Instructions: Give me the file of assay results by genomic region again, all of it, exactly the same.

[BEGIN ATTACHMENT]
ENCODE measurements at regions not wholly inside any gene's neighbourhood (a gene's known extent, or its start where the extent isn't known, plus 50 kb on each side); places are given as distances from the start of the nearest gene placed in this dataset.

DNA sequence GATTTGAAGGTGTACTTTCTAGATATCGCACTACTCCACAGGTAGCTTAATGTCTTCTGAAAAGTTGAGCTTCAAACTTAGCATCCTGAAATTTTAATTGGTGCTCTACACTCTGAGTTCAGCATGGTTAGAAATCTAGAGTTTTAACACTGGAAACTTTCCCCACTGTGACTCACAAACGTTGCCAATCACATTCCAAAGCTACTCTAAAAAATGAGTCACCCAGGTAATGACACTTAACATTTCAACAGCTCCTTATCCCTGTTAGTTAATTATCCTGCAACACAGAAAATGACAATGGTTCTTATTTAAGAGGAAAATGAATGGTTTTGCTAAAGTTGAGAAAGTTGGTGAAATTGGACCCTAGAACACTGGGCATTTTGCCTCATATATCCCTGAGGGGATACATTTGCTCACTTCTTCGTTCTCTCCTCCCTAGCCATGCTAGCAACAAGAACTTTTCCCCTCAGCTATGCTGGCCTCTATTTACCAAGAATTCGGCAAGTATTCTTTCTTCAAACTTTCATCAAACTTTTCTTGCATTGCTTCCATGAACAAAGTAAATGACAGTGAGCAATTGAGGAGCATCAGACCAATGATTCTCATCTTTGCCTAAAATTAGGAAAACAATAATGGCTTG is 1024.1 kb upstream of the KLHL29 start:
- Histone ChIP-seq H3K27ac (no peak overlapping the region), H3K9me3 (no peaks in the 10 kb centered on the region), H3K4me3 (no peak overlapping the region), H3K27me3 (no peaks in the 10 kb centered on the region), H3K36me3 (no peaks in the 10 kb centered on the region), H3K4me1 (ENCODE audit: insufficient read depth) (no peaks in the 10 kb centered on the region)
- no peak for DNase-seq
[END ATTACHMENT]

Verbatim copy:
ENCODE measurements at regions not wholly inside any gene's neighbourhood (a gene's known extent, or its start where the extent isn't known, plus 50 kb on each side); places are given as distances from the start of the nearest gene placed in this dataset.

DNA sequence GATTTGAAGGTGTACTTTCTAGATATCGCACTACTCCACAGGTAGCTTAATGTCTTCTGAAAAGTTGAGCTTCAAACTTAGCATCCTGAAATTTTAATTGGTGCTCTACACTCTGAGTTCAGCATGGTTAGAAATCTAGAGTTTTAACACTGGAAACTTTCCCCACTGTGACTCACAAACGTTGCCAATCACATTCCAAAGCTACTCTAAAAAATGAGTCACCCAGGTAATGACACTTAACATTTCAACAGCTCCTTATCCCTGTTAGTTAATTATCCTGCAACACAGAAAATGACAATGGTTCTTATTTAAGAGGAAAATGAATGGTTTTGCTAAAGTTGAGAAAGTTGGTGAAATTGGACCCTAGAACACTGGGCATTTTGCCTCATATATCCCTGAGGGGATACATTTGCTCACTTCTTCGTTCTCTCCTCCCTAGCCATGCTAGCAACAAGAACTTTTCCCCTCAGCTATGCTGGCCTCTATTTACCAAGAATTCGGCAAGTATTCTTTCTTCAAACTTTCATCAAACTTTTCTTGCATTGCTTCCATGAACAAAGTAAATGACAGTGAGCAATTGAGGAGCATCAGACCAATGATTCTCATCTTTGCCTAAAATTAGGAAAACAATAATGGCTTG is 1024.1 kb upstream of the KLHL29 start:
- Histone ChIP-seq H3K27ac (no peak overlapping the region), H3K9me3 (no peaks in the 10 kb centered on the region), H3K4me3 (no peak overlapping the region), H3K27me3 (no peaks in the 10 kb centered on the region), H3K36me3 (no peaks in the 10 kb centered on the region), H3K4me1 (ENCODE audit: insufficient read depth) (no peaks in the 10 kb centered on the region)
- no peak for DNase-seq